Adam Günther's father was Ludwig Leonard Günther, who was a Nuremberg businessman, and his mother was Johanna Weiser. Günther began his university studies of mathematics and physics in 1865. It was common at this time for students in Germany to study at several different universities, and indeed Günther carried this out with enthusiam for he studied at the universities of Erlangen, Heidelberg, Leipzig, Berlin and Göttingen. While he was undertaking research for his doctorate political events intervened to interrupt his studies.
In 1870 the political situation between France and Prussia was deteriorating. The popularity of Napoleon III, the French emperor, was declining in France and he thought a war with Prussia might change his political fortunes since his advisers having told him that the French Army could defeat Prussia. Bismarck, the Prussian chancellor, saw a war with France as an opportunity to unite the South German states. With both sides feeling that a war was to their advantage, the Franco-Prussian War became inevitable. On 14 July, Bismarck sent a telegram aimed at infuriating the French government. He succeeded, for on the 19 July France declared war on Prussia. Günther participated in the war which ended in the defeat of France in 1871.
At the end of the war Günther returned to complete his doctoral dissertation and the degree was awarded by Erlangen for Studien zur theoretischen Photometrie in 1872. He also took his examinations to qualify as a teacher of mathematics and physics and, in 1872, he began teaching mathematics at a school in Weissenburg, Bavaria. In the following year he submitted a habilitation thesis to Erlangen: Darstellung der Näherungswerte der Kettenbrüche in independenter Form.
With his qualification to teach in universities, Günther became a docent at Munich Polytechnicum in 1874. There he taught mathematics, then two years later he was appointed professor of mathematics and physics at the Gymnasium in Ansbach also in Bavaria.
After holding this position for ten years, Günther moved back to Munich in 1886 when he was appointed as professor of geograghy at the Technische Hochschule there. He held this post until he retired in 1920 but, in addition, he was rector of the school from 1911 to 1914.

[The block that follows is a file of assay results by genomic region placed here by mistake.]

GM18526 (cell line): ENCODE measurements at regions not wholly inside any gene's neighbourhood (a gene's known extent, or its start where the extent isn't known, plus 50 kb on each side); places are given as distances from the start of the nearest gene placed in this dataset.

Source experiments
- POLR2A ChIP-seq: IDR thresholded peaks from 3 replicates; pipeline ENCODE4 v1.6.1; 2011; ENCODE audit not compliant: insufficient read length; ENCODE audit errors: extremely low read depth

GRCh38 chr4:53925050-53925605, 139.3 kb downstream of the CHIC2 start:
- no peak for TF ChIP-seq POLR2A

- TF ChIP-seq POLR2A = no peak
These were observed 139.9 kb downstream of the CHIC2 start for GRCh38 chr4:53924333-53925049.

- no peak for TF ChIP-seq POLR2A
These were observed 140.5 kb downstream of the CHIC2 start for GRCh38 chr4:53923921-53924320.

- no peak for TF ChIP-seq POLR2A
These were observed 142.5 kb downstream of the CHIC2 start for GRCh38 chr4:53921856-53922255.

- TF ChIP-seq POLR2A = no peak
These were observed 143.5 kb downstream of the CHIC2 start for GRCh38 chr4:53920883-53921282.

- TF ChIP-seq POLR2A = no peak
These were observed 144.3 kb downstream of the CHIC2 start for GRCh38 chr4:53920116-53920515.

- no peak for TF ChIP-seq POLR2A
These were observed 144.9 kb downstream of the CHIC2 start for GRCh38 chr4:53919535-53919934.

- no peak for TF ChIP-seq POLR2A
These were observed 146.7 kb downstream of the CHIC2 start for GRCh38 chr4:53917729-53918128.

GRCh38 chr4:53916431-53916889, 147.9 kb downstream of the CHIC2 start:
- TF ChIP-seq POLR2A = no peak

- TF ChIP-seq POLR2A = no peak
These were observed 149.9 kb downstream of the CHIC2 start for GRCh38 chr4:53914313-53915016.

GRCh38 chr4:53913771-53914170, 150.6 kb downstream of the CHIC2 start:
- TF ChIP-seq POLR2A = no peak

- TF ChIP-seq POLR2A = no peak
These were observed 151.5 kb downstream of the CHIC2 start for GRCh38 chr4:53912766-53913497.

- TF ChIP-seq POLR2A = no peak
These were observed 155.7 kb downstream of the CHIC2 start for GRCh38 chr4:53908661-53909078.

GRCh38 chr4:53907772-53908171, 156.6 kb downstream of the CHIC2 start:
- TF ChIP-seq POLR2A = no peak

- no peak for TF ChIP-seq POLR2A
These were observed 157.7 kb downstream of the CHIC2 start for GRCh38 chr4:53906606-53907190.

The legislature of the German Empire became known as the Reichstag from 1871. This revived the name of the legislature of the Holy Roman Empire which was used from the 12th century to 1806. Günther served on the Reichstag from 1878 to 1884 as a member of the Liberal Party, then he served on the Bavarian Landtag, the state parliament of Bavaria, from 1884 to 1899 and again from 1907 to 1918 again as a Liberal. During World War I he headed the Bavarian flying weather service.
Günther's contributions to mathematics include a treatise on the theory of determinants (1875), hyperbolic functions (1881), and the parabolic logarithm and parabolic trigonometry (1882). He also wrote :-
... numerous books and journal articles [which] encompass both pure mathematics and its history and physics physics, geophysics, meteorology, geography, and astronomy. The individual works on the history of science, worth reading even today, bear witness to a thorough study, a remarkable knowledge of the relevant secondary literature, and a superior descriptive ability.
Article by: J J O'Connor and E F Robertson